Arkansas Supreme Court – Does Attorney Credibility Matter or Not?

30 01 2017

The Arkansas Supreme Court handed down its first substantive criminal law opinion of the new year with the new justices in Hartman v. State.

Hartman was tried and convicted for rape of his stepdaughter.  Hartman’s defense was centered around the lack of penetration, which is an essential element of rape.  In closing, defense counsel referred to Hartman as a “purveyor of young girls,” “pervert,” and “scallywag,” among other concessions of his guilt of “something.”  Hartman’s appellate attorney argued these comments were improper and prejudicial; thus, Hartman should receive a new trial.

The Arkansas Supreme Court stated,

The trial court was correct that the only avenue available to counsel given the evidence was to distinguish appellant’s admitted conduct from the requirements of the offense charged. In order for such a strategy to have any chance of succeeding, the jury had to see counsel as a reasonable, credible person.

In theory, the rationale seems perfectly fine.  However, the Arkansas Supreme Court has recently rejected arguments about the importance of defense counsel’s credibility.

For example, in Maiden v. State, the prosecuting attorney failed to disclose that the co-defendant changed his story about actually seeing the murder prior to trial.  Defense counsel asked for a mistrial, and argued on appeal one should have been granted because his credibility was shot with the jury.  Defense counsel’s entire opening and entire strategy was that no one will say they saw the murder, but prosecuting attorney hid evidence contrary to that and only revealed that evidence mid-trial.  Justices Hart and Baker, in dissent, were the only justices that then concerned themselves with counsel’s credibility, stating:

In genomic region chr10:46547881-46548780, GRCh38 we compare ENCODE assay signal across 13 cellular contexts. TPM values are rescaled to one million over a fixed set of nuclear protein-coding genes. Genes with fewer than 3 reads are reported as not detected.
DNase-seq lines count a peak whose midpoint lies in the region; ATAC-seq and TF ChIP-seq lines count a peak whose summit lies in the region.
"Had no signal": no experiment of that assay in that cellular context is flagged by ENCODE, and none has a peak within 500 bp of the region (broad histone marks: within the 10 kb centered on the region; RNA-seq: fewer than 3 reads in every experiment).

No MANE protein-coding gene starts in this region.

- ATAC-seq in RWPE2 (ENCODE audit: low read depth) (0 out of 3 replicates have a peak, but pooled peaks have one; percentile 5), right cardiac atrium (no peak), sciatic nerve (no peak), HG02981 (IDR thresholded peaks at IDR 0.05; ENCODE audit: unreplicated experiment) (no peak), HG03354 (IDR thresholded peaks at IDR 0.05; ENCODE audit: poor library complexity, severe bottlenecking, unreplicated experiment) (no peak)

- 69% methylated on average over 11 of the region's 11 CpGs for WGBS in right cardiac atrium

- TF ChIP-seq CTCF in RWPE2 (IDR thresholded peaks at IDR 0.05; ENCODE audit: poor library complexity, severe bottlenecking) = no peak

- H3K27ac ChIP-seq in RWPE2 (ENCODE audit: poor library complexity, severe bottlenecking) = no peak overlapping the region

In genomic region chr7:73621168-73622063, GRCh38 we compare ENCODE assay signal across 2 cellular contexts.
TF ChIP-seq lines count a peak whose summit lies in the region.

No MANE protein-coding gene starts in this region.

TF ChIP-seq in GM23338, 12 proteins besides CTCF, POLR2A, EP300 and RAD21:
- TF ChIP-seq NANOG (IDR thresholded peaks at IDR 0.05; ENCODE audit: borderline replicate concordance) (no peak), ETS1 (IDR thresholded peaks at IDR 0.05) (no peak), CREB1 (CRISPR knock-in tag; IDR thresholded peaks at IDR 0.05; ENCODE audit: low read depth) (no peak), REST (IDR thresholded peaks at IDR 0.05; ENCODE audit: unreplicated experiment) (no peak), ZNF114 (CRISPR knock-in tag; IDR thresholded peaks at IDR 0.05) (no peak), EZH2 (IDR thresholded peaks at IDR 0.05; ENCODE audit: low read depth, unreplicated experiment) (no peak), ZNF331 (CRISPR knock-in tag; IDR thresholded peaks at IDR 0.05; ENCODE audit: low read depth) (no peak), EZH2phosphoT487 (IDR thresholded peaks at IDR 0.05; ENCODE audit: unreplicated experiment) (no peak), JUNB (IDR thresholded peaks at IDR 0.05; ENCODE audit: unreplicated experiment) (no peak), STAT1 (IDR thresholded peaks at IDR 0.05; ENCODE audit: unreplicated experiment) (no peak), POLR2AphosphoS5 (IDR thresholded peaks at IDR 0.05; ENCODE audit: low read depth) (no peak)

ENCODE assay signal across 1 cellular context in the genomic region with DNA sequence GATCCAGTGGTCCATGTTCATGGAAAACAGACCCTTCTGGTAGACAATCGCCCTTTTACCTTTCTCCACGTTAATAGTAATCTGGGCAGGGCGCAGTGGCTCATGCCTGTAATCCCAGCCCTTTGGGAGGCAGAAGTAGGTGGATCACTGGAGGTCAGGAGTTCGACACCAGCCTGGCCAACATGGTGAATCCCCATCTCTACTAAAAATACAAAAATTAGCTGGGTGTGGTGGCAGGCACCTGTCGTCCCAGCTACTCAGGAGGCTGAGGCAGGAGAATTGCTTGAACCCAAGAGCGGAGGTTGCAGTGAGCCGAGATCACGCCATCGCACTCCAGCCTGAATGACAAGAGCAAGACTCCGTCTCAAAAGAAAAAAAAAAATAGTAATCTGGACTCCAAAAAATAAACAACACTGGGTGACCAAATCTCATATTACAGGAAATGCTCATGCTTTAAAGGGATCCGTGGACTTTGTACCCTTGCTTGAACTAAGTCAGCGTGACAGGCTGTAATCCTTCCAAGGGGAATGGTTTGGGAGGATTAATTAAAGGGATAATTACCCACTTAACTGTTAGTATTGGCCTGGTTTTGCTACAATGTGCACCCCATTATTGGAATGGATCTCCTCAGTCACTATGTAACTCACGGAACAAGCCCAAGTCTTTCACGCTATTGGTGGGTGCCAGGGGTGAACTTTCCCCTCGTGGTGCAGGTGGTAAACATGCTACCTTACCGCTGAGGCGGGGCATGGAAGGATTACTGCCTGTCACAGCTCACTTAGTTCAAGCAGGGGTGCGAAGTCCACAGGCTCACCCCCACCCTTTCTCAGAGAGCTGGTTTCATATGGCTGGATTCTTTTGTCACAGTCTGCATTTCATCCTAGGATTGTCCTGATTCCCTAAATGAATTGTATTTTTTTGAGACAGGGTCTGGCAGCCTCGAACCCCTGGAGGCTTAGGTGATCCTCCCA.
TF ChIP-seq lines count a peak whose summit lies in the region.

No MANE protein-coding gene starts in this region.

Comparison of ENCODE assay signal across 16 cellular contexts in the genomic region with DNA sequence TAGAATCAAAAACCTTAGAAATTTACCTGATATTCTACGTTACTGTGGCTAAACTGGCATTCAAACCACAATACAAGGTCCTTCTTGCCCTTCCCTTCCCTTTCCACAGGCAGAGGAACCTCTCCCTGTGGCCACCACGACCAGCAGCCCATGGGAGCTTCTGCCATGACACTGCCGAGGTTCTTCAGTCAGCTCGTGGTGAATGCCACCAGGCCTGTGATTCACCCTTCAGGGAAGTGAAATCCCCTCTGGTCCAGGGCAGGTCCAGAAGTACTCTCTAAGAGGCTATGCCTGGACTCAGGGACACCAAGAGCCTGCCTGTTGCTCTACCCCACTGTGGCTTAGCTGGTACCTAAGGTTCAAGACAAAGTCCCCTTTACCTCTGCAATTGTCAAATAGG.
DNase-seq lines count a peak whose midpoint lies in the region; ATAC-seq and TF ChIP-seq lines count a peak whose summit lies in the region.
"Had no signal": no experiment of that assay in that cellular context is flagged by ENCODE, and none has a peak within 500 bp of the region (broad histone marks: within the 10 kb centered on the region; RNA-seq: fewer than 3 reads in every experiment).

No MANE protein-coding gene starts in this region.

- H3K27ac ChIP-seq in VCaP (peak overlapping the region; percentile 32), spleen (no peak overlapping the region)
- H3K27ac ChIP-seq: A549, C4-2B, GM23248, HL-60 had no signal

In the only statement that the prosecution provided to the defense, Emerson stated that he did not witness the murder. This led Maiden’s attorneys to craft a defense in which they sought to establish reasonable doubt as to the identity of Kylaus Williams’s shooter. In laying out this defense in opening statement, Maiden’s trial counsel repeatedly asserted that no one would testify at trial that they had witnessed the murder.  Emerson’s testimony destroyed the foundation upon which the defense built its theory of the case. It left Maiden’s defense team scrambling to re-tool its defense midtrial. Moreover, and perhaps more important, Emerson’s testimony destroyed any credibility Maiden’s defense team had with the jury. It is troubling that the majority ignores the significance of this fact.

On one hand it is reasonable to call your client a pervert, scallywag, purveyor of young women, and even concede illegal actions in an effort to obtain such valuable credibility with the jury.  Meanwhile, if defense counsel gives a false opening statement because the prosecuting attorney hid evidence, well, that is okay because credibility of counsel is not that important.  It seems to reason that those are not consistent treatments of the importance of credibility of counsel.  Importantly, both cases resulted in life sentences.

Additionally, in Hartman, defense counsel failed to put on evidence that Hartman had an STD and the alleged victim did not.  At a hearing, defense counsel testified that he did not put on evidence of that fact because he was unaware that Hartman had an STD.  After the hearing, appellate counsel discovered defense counsel’s notes concerning Hartman having an STD.

Ultimately, in Hartman case will not have profound impact on future cases or the practice of law, but it underscores an inconsistency in Arkansas jurisprudence.

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